Questions for IoT

The Internet of Things (IoT) is arriving with startling promises of pervasive and endless connectivity and automation. It envisions a new kind of global physical, digital and virtual infrastructure of devices and entities, which will manage everything for us and also through us, from energy grids and traffic, to medical and financial decision-making processes, to the very texture and nature of our daily life.
The instrumented, interconnected and intelligent IoT scenarios introduce new forms of mediation with ourselves, with others and with our surrounding environments. Our ‘smart things’ are disrupting and will deeply re-define our ways of living, interacting and learning, and accordingly, our notion of what is to be human.

The disembodiment of experience, rationality and agency poses fundamental challenges about the shift of autonomy to the things we interact with and through, such as the degree of operationalization of social and decision-making skills, the transformation of our capacity to choose alternative paths and to adapt to the (unpredictable) unexpected, or the dependency on implicit and undiscussed values embedded in our devices. Some paradoxes are already visible. The very same IoT technologies invoked to fix our problems increase exponentially the level of complexity they are supposed to manage, and the only conceivable solution is to continue to technically optimise our lives.

The promises of improved governance are paradoxically counteracted by forms of digital divides, where those who are knowledgeable, skilled and empowered enough to understand and influence the working of technology will have an advantage over a majority others.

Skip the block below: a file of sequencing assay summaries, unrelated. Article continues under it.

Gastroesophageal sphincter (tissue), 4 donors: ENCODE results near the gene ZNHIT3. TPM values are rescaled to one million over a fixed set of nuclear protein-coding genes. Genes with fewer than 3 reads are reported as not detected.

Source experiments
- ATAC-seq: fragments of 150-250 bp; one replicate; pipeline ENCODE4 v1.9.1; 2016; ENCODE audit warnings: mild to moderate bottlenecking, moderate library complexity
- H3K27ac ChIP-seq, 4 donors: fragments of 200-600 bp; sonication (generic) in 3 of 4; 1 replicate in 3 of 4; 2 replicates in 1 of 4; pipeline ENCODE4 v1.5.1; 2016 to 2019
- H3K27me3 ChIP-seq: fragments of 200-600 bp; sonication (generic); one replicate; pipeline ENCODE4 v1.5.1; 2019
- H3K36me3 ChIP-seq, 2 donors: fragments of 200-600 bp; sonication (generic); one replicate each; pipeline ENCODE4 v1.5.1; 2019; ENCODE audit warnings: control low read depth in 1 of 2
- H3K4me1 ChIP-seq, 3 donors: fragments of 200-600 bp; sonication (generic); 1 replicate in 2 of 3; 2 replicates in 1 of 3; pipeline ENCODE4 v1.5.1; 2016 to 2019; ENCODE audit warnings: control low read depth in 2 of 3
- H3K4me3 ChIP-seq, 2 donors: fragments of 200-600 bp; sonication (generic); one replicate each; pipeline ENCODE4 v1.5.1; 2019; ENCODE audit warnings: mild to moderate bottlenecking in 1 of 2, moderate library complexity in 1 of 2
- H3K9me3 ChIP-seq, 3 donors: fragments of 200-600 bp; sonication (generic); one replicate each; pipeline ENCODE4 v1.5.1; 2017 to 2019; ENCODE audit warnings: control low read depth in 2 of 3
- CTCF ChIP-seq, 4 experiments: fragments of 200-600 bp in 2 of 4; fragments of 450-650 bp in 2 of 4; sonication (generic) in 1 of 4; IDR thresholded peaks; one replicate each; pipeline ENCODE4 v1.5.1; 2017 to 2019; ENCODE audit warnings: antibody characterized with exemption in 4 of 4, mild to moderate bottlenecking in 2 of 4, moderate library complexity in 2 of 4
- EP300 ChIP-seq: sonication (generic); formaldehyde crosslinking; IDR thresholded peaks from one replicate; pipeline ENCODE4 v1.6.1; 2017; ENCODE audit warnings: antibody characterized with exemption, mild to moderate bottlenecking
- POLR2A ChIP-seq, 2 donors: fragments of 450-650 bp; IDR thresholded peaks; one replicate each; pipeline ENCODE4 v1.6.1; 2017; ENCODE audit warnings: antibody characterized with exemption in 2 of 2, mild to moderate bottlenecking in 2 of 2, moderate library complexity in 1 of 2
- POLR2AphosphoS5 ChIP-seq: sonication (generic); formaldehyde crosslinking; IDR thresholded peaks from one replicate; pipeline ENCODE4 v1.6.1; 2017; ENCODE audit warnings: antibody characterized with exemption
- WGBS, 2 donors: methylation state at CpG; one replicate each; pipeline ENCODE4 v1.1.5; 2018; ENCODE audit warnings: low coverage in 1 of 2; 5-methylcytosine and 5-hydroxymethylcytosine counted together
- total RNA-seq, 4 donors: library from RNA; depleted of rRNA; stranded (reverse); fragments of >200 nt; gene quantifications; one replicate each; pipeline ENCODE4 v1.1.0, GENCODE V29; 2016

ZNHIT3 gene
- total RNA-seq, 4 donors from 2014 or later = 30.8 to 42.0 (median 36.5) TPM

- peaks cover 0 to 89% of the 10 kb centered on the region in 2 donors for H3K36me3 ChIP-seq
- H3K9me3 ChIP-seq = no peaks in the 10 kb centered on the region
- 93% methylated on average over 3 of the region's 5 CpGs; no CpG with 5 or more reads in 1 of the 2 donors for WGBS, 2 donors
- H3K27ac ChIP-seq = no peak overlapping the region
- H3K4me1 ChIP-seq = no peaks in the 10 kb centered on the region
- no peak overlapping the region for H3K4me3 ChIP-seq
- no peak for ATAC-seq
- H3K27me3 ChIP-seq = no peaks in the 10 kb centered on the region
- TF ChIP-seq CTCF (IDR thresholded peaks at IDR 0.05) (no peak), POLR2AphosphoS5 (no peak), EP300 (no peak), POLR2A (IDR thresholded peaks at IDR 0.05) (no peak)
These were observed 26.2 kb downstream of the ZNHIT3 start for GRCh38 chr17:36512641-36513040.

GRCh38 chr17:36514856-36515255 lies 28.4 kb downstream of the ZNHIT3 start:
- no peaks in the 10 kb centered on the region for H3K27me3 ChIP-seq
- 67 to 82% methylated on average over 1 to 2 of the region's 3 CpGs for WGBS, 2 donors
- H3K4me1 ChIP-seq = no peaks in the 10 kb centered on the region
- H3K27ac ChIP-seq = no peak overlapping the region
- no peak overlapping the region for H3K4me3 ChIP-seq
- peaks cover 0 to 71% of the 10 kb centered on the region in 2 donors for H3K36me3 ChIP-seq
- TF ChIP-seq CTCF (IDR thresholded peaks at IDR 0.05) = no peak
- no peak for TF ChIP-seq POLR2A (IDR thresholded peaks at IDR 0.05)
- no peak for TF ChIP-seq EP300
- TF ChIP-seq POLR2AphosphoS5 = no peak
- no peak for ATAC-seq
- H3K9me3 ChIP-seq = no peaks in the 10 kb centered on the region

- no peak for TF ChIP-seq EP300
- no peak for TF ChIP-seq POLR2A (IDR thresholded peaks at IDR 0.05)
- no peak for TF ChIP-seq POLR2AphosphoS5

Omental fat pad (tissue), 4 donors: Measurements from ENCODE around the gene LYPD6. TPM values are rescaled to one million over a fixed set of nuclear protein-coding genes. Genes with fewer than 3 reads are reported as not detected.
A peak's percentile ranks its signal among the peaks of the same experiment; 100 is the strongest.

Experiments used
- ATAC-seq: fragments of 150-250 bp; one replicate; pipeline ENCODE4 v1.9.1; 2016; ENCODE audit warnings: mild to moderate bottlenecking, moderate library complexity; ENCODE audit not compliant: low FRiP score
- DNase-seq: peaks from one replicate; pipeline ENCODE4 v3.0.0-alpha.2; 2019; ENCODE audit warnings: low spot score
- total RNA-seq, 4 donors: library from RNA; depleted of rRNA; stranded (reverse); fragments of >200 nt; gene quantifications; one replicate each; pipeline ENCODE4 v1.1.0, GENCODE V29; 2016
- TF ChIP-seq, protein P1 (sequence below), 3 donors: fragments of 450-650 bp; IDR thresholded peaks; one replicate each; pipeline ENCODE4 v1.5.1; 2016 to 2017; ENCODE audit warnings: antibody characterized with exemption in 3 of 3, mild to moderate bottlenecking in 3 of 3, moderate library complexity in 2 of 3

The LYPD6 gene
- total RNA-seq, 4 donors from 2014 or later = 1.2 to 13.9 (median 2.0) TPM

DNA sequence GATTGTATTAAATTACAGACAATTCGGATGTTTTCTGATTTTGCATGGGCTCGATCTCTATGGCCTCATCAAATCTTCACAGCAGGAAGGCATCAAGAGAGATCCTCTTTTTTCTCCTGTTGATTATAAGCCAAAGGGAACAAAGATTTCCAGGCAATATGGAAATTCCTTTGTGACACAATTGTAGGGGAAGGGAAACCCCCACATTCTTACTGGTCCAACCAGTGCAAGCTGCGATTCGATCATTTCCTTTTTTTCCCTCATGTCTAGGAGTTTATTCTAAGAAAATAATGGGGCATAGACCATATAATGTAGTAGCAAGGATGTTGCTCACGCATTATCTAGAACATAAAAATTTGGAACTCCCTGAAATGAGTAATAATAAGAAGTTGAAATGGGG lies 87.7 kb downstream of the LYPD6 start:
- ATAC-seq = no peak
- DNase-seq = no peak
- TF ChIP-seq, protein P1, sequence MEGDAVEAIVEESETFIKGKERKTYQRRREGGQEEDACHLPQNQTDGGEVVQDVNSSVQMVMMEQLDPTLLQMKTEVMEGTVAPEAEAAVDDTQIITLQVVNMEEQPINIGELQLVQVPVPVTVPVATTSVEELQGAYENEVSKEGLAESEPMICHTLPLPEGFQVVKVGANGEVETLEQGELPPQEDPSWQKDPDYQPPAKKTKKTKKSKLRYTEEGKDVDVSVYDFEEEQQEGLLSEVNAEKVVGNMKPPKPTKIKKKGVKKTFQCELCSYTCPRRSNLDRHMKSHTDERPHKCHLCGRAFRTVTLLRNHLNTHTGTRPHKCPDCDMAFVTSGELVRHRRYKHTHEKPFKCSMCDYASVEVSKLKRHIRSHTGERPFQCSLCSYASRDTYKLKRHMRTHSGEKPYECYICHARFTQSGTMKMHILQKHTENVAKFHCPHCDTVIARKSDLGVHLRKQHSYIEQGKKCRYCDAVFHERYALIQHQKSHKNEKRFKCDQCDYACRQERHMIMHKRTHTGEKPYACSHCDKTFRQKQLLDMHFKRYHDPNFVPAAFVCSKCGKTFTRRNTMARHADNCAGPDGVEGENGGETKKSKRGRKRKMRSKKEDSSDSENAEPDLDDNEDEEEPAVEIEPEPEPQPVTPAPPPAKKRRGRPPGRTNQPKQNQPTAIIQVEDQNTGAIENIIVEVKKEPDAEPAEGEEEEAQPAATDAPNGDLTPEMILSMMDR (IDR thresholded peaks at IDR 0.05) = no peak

We would like to start an open-ended discussion on the underlying aims of IoT and to explore its societal and ethical challenges, by presenting the following questions:

-           Q0: What is your definition of IoT?

-           Q1: Why do we need IoT?

-           Q2: Who is going to benefit from it?

-           Q3: Who decided that we need it and why?

-           Q4: Are there ways to opt-out?

-           Q5:  What can we expect from open/DIY trends in IoT?

-           Q6: Can we reasonably translate our experiences and emotions into algorithms?

-           Q7: As technology gets smarter, will our abilities to think, feel and act be affected?

-           Q8: What decisions can or cannot be delegated to smart things?

-           Q9: More information equals more knowledge and empowerment?

-           Q10: Whose values and norms are embedded in our devices?

-           Q11: By what values will we relate to each other as we become things in the IoT?

-           Q12: Will IoT applications enhance existing or emerging social disparities and divides?

-           Q13:  What do I want by design and by default?

-           Q14: Who will govern IoT?

-           Q15: Will there be sufficient powers for regulatory authorities to effectively counter-balance large corporations who wish to develop IoT?

-           Q16: How should we manage the work on smart cities, especially through the deployment of large-scale IoT pilots, to help ensure that values and norms embedded in the smart connected devices will truly and fairly reflect the needs, expectations, concerns and priorities of citizens?

-           Q 17: How will the IoT evolve under the combined pressure of nano- and bio-technology, Big Data and Cloud?
-           Q 18: Is the IoT likely to contribute to the development of a global ambient hyper-connected super-intelligent system where technology and humans/communities/societies interconnect and integrate? (reference to "biot", "Singularity" and similar concepts) 

Every week we will launch a question on the Council's Linked in Group 'The Internet of Things'. We will also set up Twitter debates weekly. We will kick off Questions for IoT November 3 and present the results on the Global IoT Day, April 9, started by Council and hosted for the third year in a row by Council and Postscapes.

The results will also give input for building citizen-centric services in the Smart City Project and AC8 - Societal Impact and Responsibility in the Context of IoT Applications of the European Internet of Things Research Cluster

This discussion was started by Angela Pereira and Susana Nascimento. They framed the context and the questions. Alex Bassi added Q0. Q 16-18 are provided by Gérald Santucci.



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